AstraZeneca has reportedly stopped its global Phase 3 clinical trial of its investigational Covid-19 vaccine AZD1222, following an unexplained illness observed in a participant.

The UK-based drugmaker said that it has voluntarily paused the clinical trials to ensure the review of safety data by an independent committee, and is working to speed up the review to mitigate the possible impact on the trial timeline.

According to health-oriented news agency Stat, the suspension is due to a suspected serious adverse reaction, and the participant is expected to recover.

The New York Times reported that a participant in the UK has developed transverse myelitis, an inflammatory syndrome affecting the spinal cord. According to the report, the illness observed in the participant is not clearly linked to AstraZeneca’s vaccine candidate. The company has refused to comment on the report.

AstraZeneca spokesperson said: “This is a routine action which has to happen whenever there is a potentially unexplained illness in one of the trials, while it is investigated, ensuring we maintain the integrity of the trials. The company is working to expedite the review of the single event to minimize any potential impact on the trial timeline.”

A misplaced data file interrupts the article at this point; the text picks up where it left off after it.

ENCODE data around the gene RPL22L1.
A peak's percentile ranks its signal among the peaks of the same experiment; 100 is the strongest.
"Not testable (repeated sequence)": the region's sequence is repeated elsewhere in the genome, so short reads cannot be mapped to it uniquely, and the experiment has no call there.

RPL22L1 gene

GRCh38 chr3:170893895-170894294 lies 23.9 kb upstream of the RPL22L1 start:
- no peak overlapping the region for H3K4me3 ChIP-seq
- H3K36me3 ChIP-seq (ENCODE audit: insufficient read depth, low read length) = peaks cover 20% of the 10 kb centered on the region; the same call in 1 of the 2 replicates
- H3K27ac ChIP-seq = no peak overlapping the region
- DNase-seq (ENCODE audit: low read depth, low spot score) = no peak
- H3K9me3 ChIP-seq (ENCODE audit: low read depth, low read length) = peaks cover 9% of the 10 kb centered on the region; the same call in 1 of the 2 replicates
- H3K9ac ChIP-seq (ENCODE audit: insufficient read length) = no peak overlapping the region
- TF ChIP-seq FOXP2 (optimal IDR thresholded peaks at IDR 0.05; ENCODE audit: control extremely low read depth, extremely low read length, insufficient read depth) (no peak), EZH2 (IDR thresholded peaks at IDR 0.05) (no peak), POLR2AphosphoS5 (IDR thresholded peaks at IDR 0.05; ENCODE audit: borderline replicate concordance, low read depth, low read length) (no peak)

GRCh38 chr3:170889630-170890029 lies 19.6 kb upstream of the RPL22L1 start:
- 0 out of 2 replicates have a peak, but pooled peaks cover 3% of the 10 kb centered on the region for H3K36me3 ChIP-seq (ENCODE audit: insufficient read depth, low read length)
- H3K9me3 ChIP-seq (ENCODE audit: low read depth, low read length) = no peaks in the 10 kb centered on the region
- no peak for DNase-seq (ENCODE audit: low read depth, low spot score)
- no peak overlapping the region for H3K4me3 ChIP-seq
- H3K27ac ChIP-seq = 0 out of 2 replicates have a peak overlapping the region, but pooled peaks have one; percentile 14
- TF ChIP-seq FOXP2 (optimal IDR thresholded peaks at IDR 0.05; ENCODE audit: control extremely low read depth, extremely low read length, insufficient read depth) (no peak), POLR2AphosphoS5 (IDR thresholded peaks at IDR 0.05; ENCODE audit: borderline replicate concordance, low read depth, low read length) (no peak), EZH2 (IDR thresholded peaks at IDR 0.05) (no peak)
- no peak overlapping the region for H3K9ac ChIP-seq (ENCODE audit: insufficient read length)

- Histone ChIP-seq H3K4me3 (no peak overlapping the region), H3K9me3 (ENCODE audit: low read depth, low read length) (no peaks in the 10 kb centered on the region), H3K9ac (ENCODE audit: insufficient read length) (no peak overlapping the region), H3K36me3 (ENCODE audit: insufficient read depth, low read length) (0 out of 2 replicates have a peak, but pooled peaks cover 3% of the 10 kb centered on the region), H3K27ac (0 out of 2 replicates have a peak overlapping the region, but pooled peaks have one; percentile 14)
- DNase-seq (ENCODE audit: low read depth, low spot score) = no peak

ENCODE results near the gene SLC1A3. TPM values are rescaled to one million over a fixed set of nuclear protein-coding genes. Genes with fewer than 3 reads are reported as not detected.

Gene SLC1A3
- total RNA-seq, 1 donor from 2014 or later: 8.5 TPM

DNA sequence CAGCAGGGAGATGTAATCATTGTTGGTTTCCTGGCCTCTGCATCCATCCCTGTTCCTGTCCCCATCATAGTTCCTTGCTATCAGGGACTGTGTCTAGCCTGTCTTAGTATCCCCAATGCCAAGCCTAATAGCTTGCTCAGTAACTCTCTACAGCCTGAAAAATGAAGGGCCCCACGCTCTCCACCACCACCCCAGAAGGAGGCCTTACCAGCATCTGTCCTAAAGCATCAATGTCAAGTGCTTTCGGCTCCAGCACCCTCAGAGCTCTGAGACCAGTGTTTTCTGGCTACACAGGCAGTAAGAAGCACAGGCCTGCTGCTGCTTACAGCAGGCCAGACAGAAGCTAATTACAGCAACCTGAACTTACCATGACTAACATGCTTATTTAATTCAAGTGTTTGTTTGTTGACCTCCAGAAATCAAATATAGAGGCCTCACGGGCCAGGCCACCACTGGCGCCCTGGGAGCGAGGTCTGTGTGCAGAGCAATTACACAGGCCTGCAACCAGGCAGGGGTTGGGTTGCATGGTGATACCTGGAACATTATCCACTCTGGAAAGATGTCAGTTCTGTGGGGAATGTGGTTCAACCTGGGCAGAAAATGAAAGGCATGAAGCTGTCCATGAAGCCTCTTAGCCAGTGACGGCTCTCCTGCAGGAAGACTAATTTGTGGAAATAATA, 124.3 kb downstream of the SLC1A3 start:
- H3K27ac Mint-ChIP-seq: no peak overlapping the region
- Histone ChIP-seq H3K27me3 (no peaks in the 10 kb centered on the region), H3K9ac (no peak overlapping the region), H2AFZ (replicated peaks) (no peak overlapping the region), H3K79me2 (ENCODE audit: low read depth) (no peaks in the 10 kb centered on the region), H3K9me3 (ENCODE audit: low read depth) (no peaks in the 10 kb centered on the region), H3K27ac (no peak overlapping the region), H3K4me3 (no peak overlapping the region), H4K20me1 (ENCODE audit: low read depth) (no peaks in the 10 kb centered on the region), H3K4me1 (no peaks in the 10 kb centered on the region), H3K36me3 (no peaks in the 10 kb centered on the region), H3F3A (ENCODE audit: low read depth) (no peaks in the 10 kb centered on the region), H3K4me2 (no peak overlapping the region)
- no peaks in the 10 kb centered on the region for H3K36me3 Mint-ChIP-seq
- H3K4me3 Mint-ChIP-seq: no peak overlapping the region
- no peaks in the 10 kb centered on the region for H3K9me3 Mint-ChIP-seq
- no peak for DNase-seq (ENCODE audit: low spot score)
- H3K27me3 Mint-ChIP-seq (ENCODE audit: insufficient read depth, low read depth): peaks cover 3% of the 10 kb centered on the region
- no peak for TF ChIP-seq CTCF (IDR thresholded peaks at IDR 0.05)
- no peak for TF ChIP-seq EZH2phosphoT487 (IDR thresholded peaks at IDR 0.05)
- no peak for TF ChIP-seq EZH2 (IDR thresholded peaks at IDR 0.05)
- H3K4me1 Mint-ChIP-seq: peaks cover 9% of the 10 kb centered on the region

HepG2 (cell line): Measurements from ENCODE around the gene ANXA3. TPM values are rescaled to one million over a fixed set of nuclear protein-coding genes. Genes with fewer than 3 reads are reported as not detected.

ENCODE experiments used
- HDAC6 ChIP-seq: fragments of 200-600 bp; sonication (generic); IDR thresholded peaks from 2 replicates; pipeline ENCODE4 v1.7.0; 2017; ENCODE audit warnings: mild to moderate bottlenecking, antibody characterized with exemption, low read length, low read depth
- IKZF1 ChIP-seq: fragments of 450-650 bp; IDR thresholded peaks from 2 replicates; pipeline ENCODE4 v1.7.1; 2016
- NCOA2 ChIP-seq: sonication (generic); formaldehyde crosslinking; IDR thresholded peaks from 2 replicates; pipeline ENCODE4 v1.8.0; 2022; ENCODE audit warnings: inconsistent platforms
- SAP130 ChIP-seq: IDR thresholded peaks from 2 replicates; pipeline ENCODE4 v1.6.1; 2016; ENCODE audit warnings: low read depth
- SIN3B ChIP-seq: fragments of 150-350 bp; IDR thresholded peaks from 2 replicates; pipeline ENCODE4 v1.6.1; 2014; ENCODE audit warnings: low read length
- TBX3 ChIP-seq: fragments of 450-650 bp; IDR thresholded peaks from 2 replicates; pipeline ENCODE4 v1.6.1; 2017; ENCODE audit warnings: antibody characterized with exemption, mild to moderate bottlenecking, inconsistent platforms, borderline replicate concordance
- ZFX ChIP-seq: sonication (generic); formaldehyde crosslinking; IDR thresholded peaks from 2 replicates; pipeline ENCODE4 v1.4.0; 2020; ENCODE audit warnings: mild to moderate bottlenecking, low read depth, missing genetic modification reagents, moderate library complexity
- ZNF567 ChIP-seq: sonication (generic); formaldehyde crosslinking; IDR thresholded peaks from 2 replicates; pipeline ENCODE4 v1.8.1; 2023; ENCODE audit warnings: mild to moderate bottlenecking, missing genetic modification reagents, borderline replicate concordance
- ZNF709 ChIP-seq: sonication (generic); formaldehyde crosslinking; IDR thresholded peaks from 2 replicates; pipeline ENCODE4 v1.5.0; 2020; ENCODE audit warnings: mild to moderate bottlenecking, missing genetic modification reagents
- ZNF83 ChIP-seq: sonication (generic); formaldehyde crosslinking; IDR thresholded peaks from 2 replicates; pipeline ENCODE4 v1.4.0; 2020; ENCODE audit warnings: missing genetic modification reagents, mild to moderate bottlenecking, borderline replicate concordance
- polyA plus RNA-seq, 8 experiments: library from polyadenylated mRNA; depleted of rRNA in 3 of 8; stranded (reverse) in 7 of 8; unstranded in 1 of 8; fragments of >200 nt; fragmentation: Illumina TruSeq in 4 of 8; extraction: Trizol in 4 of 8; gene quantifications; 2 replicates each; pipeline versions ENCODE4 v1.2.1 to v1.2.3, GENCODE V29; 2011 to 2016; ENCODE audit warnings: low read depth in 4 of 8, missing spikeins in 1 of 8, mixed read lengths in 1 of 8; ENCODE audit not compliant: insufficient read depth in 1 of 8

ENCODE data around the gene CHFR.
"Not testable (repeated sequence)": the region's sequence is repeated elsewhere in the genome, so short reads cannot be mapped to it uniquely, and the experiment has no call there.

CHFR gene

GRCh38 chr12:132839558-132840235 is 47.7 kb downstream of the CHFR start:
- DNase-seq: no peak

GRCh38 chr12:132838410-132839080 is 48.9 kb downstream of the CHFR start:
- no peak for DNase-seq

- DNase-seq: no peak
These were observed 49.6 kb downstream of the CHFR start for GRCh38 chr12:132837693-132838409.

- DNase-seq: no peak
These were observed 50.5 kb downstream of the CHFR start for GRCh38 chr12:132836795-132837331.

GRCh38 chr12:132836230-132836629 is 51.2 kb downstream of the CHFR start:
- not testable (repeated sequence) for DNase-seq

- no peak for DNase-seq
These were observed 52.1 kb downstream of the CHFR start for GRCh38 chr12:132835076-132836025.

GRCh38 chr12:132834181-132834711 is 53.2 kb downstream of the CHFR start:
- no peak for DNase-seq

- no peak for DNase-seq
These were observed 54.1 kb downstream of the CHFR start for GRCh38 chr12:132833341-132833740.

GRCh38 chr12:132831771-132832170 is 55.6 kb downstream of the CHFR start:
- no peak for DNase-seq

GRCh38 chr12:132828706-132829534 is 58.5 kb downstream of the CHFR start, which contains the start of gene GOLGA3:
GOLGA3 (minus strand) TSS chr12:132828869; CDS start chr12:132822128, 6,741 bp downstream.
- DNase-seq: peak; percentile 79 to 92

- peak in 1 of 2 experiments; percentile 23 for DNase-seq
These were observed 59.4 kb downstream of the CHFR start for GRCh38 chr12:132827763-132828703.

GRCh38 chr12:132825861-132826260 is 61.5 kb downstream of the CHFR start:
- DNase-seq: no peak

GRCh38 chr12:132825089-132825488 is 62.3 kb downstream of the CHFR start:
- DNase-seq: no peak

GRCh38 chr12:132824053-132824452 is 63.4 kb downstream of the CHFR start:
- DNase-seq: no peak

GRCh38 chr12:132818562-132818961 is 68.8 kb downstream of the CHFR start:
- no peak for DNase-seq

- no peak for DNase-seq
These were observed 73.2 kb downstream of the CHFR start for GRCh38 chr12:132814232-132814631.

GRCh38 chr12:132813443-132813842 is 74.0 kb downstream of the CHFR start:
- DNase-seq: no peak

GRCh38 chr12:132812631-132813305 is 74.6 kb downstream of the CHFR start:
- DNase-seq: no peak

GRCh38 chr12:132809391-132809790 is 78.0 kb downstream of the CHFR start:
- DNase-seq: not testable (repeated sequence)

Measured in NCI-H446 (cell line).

AstraZeneca is conducting AZD1222 clinical trials in the UK, Brazil and South Africa

AZD1222 was developed by the University of Oxford and its spin-out company, Vaccitech. The vaccine leverages a replication-deficient chimpanzee viral vector to deliver the genetic material of the SARS-CoV-2 virus spike protein, and induce an immune response against the coronavirus.

AstraZeneca has undertaken the AZD1222 development programme across the world, with late-stage clinical trials being conducted in the UK, Brazil and South Africa.

The Biomedical Advanced Development Authority (BARDA), and the National Institute of Allergy and Infectious Diseases (NIAID) are providing funding support to conduct the clinical trials.

The company has recently expanded the AZD1222 clinical development programme in the US, by commencing a Phase 3 clinical trial, dubbed D8110C00001, designed to evaluate the safety, efficacy and immunogenicity of the vaccine candidate in 30,000 participants, aged 18 years or above.